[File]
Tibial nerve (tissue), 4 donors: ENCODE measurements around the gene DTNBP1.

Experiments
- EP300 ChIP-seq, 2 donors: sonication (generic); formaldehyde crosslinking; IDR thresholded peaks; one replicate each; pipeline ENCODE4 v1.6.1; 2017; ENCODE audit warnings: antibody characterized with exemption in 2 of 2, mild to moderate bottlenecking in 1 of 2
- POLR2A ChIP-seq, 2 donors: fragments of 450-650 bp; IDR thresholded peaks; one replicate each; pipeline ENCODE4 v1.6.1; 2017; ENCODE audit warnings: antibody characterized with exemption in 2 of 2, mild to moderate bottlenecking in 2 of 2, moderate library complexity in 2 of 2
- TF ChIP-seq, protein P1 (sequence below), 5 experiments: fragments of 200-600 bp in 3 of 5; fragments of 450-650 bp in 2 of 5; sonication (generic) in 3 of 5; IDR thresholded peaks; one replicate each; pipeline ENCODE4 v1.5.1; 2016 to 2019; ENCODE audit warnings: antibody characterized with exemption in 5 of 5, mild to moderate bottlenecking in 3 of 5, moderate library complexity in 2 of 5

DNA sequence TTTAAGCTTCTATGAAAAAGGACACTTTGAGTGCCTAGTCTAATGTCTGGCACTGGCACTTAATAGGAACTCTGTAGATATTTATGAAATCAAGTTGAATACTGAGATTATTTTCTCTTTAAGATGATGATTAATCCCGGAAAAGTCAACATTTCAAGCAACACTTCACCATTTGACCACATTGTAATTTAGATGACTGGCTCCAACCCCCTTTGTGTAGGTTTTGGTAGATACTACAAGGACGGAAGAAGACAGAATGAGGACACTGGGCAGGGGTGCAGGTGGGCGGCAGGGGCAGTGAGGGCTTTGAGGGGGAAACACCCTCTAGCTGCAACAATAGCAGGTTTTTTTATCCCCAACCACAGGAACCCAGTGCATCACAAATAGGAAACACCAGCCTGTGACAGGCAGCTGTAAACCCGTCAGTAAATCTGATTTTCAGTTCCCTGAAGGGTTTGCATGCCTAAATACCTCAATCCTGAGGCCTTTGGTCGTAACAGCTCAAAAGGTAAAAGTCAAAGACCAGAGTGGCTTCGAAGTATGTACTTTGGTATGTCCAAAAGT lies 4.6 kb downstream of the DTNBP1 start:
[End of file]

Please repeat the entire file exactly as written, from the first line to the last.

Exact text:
Tibial nerve (tissue), 4 donors: ENCODE measurements around the gene DTNBP1.

Experiments
- EP300 ChIP-seq, 2 donors: sonication (generic); formaldehyde crosslinking; IDR thresholded peaks; one replicate each; pipeline ENCODE4 v1.6.1; 2017; ENCODE audit warnings: antibody characterized with exemption in 2 of 2, mild to moderate bottlenecking in 1 of 2
- POLR2A ChIP-seq, 2 donors: fragments of 450-650 bp; IDR thresholded peaks; one replicate each; pipeline ENCODE4 v1.6.1; 2017; ENCODE audit warnings: antibody characterized with exemption in 2 of 2, mild to moderate bottlenecking in 2 of 2, moderate library complexity in 2 of 2
- TF ChIP-seq, protein P1 (sequence below), 5 experiments: fragments of 200-600 bp in 3 of 5; fragments of 450-650 bp in 2 of 5; sonication (generic) in 3 of 5; IDR thresholded peaks; one replicate each; pipeline ENCODE4 v1.5.1; 2016 to 2019; ENCODE audit warnings: antibody characterized with exemption in 5 of 5, mild to moderate bottlenecking in 3 of 5, moderate library complexity in 2 of 5

DNA sequence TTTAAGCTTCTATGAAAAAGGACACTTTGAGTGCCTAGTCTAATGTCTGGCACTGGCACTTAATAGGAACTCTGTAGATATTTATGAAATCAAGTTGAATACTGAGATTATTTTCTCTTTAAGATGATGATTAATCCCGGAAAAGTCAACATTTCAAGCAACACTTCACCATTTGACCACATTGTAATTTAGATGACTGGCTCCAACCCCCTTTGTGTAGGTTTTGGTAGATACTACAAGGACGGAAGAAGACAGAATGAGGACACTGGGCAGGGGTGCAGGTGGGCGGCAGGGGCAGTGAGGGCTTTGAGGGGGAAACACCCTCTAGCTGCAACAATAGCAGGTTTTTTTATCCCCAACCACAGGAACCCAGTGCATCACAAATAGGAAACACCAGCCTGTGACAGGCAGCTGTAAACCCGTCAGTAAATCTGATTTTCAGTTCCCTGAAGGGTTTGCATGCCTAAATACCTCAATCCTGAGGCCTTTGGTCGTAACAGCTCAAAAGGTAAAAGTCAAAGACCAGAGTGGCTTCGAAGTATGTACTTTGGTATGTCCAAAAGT lies 4.6 kb downstream of the DTNBP1 start: